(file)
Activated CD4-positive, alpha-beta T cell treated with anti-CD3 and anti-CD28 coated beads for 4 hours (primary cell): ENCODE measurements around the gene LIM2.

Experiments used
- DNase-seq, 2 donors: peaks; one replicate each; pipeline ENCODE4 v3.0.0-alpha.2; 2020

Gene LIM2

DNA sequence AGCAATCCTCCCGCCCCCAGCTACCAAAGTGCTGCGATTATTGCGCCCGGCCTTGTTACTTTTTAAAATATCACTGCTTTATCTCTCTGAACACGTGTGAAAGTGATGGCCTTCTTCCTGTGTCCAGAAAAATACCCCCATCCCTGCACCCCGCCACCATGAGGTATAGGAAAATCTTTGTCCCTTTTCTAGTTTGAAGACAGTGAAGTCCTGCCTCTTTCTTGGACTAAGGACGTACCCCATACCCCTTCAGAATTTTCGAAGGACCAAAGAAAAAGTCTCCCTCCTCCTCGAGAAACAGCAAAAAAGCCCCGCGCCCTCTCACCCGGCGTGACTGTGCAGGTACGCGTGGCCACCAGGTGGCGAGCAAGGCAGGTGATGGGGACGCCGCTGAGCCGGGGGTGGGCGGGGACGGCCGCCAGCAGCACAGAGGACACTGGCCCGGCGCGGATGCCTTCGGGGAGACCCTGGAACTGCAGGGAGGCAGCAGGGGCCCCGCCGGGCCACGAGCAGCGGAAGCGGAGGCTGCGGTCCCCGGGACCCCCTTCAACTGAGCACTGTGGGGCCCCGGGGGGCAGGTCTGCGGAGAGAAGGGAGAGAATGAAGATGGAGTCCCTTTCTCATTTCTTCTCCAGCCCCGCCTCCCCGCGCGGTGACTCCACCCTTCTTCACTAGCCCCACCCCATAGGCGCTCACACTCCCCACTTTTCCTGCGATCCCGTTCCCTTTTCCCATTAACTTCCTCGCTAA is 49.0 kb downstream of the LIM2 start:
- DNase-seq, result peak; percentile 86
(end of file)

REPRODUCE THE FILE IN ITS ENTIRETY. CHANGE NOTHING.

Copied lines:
Activated CD4-positive, alpha-beta T cell treated with anti-CD3 and anti-CD28 coated beads for 4 hours (primary cell): ENCODE measurements around the gene LIM2.

Experiments used
- DNase-seq, 2 donors: peaks; one replicate each; pipeline ENCODE4 v3.0.0-alpha.2; 2020

Gene LIM2

DNA sequence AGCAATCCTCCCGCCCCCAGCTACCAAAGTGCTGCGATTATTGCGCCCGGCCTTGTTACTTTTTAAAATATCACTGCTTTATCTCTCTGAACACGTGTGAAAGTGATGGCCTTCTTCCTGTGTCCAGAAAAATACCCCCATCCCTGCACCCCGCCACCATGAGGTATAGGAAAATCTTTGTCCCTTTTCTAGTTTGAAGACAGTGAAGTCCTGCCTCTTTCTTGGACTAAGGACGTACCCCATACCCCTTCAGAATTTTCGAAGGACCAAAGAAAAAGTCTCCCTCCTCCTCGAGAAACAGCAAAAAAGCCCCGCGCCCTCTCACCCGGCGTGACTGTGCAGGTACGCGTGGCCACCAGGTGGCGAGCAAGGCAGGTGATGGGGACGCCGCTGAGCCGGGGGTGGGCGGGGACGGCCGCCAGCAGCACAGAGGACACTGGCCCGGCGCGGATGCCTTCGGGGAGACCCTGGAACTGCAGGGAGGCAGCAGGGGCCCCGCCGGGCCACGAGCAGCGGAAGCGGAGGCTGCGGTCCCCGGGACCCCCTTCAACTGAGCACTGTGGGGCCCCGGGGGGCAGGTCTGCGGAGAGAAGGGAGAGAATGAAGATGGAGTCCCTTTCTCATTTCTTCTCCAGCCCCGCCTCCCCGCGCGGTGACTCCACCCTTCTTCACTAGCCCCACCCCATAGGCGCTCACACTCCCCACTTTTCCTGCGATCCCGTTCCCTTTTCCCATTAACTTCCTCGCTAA is 49.0 kb downstream of the LIM2 start:
- DNase-seq, result peak; percentile 86